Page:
Planting oak trees
The first of the oak trees for the savanna were planted in June 2016. These were first year bur oak seedlings. The remnants of the acorn were still attached to the side of the little seedling. When it comes to planting oaks, and especially bur oaks, the rule of thumb is the smaller the better. Bur oaks send out a tap root that goes straight down, and they definitely do not like it if that tap root is disturbed. I have learned the hard way that planting more mature bur oaks is a treacherous thing to do and can inflict a lot of heart ache. I got these oak seedlings from friends of mine who operate a nursery in Reeseville, WI where they specialize in producing lining out stock. These are little seedlings that other nurseries buy and grow to larger plants before sale. The acorns for our bur oaks were collected in Waterloo WI. I have had to put wire cages over the little oaks to protect them from the deer.
Tree removal from woods
Another large project that we have just begun is removing unwanted trees and shrubs from our woodlands and remnant savanna. This project is huge, and I hope to obtain a grant to hire a logger to advance the project more quickly than we can do with volunteers. Let me say however, that the volunteers have made good progress in the remnant savanna just west of the red barn. Here we will be releasing several old mature white oaks that undoubtedly stood on a savanna here before European settlement. They will be impressive to see after the weedy trees and shrubs around them are removed.
New walking trails
We have been working with Drew Hanson, a very talented trail consultant, to devise a new trail system for the monastery grounds, including the 53 acre Wisdom Prairie parcel the sisters acquired in 2012. I think you will enjoy walking these new trails after they are installed, in order to get to areas that were more or less inaccessible before. We have also developed a new trail system for the old North Prairie, which is now called the North Mendota Wildlife Area that Dane County owns. We have mowed in the new trails, and later this season we will be applying herbicide to the turf of some old trails that are to be eliminated. Then in November we will be planting prairie seeds on these redundant trails.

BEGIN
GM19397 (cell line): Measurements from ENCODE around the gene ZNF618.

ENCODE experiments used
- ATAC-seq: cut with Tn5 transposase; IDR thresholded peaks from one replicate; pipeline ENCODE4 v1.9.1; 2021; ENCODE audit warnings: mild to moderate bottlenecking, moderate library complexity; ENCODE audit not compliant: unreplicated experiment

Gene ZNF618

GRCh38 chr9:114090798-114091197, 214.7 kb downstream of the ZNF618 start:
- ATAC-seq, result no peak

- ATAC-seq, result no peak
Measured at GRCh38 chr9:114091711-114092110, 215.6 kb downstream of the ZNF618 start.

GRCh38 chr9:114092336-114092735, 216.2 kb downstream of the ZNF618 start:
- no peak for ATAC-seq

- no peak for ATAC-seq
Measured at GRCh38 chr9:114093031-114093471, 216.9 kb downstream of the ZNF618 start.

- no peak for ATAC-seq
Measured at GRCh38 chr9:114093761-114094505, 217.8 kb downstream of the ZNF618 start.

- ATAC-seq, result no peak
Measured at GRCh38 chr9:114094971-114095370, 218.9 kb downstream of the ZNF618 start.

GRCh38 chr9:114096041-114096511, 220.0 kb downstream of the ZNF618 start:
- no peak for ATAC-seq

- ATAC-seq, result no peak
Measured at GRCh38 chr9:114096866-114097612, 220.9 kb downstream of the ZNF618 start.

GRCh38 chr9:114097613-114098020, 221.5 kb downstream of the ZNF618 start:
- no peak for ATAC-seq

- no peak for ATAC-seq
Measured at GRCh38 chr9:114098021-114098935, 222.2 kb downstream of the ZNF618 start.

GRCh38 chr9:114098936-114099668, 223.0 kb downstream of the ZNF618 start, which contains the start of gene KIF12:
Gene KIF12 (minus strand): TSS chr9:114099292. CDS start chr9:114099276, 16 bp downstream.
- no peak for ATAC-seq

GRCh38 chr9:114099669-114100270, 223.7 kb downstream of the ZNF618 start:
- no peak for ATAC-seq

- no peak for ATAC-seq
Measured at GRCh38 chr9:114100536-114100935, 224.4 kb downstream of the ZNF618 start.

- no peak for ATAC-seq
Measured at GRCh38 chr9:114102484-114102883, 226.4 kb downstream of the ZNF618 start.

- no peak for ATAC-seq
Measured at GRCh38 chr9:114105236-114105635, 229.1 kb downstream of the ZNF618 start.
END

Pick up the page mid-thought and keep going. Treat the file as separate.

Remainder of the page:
We have enough prairie seed on hand that we received from Dane County Parks and Ron Endres, a special and generous friend of the monastery, to plant 3 acres. One acre of seed will be for the eliminated trails on the North Mondota Wildlife Area, the second acre of seed is to plant prairie on the old fence row that had telephone poles in it until last winter, and the third acre of seed is to sow prairie over the old driveway that went to the farm house (which was burned down by the Middleton Fire Department last year) and barn.
So, we do have enough good work to keep us out of mischief this summer and well into fall as we care for the earth!